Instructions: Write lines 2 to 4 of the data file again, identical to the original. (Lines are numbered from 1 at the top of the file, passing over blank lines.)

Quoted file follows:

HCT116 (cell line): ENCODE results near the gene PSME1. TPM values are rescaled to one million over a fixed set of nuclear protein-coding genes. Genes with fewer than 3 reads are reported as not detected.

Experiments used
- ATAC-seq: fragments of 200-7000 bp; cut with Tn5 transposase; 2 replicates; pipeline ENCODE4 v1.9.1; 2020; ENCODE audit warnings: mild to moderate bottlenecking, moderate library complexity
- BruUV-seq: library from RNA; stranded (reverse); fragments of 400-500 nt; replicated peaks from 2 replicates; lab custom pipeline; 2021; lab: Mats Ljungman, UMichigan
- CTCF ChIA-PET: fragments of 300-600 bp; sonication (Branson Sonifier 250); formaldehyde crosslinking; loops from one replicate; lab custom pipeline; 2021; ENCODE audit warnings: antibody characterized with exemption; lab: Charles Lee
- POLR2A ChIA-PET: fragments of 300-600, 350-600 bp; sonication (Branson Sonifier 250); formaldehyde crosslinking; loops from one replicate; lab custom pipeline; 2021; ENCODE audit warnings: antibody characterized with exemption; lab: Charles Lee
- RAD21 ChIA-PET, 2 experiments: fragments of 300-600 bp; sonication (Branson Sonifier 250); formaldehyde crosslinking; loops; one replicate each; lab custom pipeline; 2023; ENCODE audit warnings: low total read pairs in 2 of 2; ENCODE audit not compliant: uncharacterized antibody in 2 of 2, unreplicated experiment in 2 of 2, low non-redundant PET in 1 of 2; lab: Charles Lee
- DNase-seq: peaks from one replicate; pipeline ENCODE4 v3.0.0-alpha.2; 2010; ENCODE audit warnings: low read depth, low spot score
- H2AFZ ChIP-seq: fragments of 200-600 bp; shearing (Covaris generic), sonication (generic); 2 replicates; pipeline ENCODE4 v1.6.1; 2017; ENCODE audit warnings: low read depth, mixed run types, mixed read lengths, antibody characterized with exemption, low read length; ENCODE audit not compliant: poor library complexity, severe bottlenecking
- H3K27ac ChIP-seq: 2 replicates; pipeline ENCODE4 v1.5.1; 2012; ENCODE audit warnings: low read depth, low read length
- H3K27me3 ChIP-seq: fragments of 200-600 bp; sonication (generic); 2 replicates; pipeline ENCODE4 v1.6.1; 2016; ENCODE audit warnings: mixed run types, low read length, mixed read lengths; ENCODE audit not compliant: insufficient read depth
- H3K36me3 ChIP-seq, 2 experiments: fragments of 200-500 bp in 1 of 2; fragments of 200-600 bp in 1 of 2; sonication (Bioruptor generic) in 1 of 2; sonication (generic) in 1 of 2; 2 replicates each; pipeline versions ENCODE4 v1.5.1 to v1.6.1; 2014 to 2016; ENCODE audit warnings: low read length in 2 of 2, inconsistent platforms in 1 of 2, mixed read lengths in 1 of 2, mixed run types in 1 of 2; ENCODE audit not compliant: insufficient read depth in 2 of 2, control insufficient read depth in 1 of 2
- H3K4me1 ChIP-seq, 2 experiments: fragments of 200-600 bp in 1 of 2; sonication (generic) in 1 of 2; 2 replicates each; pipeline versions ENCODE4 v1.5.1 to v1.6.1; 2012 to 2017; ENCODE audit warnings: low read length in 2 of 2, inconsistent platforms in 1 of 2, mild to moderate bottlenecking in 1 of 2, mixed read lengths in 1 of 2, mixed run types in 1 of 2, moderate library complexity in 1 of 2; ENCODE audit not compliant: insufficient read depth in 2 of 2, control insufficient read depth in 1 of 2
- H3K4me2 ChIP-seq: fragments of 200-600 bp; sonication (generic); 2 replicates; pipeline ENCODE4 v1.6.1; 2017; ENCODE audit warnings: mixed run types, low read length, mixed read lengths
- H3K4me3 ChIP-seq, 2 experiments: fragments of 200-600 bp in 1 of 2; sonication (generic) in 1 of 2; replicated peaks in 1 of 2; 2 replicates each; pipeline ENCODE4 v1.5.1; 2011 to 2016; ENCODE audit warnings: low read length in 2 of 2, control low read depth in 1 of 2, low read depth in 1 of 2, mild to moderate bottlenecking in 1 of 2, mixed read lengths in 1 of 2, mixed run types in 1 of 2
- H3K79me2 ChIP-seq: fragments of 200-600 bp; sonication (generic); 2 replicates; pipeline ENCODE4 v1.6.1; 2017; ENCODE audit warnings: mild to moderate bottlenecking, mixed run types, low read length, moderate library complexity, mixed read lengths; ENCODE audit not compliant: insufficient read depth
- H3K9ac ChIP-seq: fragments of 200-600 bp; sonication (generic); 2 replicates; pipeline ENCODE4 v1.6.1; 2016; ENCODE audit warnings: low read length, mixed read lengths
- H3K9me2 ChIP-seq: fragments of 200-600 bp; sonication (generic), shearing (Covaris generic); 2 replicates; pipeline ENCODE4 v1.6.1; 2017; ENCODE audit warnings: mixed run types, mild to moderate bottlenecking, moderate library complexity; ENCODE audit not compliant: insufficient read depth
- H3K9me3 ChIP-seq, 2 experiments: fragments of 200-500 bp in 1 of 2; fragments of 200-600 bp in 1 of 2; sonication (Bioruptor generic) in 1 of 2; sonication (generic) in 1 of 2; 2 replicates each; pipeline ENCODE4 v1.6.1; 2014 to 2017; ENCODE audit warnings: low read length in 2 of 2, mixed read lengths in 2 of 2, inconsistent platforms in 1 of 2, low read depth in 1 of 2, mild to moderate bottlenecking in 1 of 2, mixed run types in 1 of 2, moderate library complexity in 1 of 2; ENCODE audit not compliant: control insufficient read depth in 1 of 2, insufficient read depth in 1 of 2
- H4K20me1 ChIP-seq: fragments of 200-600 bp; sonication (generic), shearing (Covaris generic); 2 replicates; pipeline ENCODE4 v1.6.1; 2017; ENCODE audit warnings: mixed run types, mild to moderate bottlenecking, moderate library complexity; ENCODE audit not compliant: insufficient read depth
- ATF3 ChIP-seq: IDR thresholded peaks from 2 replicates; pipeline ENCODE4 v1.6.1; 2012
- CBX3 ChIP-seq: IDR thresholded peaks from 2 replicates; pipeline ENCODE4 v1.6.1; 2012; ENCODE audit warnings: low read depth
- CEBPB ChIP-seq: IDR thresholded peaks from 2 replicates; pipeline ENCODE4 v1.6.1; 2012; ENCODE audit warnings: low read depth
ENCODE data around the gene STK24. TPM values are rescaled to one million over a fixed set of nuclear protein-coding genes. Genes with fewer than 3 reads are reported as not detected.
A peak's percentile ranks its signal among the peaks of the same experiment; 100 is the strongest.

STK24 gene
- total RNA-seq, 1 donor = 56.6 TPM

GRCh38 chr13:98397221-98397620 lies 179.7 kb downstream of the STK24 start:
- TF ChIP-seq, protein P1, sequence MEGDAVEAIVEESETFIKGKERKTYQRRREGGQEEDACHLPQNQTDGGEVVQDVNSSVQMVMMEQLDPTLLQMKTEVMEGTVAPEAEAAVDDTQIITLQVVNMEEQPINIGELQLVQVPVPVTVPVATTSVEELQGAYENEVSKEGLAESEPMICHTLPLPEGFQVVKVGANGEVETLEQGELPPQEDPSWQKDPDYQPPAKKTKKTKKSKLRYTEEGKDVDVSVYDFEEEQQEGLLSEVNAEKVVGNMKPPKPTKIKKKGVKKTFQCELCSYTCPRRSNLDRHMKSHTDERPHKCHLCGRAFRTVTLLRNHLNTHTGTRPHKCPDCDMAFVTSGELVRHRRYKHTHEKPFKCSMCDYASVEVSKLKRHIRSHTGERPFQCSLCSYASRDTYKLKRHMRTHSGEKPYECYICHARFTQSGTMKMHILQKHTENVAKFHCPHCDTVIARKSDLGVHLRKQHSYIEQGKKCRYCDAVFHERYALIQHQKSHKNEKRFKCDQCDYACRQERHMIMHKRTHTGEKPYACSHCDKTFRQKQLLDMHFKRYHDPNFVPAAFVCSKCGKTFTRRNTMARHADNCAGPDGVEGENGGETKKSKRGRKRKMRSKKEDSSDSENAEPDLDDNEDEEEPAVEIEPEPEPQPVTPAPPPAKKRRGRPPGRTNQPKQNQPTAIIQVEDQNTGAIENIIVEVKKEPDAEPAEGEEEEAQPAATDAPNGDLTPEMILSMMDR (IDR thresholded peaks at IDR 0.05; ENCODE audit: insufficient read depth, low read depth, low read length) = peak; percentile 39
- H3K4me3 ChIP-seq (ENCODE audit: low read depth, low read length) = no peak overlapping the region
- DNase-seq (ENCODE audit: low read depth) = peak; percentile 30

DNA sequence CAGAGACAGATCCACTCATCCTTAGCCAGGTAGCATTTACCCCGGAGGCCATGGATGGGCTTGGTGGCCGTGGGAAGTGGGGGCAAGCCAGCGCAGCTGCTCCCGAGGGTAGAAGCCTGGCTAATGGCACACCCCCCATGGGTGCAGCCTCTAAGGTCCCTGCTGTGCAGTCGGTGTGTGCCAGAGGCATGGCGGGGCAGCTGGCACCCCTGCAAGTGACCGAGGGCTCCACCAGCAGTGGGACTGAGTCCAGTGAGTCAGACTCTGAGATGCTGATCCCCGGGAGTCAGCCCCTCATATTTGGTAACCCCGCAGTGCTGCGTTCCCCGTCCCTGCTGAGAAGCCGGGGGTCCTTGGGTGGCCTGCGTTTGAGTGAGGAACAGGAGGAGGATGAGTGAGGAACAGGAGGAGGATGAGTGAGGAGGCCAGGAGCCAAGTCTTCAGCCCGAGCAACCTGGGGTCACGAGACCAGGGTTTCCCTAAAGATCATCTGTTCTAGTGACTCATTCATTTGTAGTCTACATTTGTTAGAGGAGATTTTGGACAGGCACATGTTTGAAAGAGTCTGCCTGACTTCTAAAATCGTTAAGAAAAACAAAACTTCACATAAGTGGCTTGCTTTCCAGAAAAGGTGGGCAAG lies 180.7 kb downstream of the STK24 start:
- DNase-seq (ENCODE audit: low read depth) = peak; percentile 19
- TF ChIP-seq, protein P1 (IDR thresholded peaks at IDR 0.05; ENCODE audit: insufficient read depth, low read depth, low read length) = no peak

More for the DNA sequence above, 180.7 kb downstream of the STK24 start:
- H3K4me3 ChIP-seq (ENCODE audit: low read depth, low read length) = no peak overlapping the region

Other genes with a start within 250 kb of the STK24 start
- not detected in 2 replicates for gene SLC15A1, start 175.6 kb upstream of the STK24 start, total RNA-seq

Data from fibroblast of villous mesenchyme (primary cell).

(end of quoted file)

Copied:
Experiments used
- ATAC-seq: fragments of 200-7000 bp; cut with Tn5 transposase; 2 replicates; pipeline ENCODE4 v1.9.1; 2020; ENCODE audit warnings: mild to moderate bottlenecking, moderate library complexity
- BruUV-seq: library from RNA; stranded (reverse); fragments of 400-500 nt; replicated peaks from 2 replicates; lab custom pipeline; 2021; lab: Mats Ljungman, UMichigan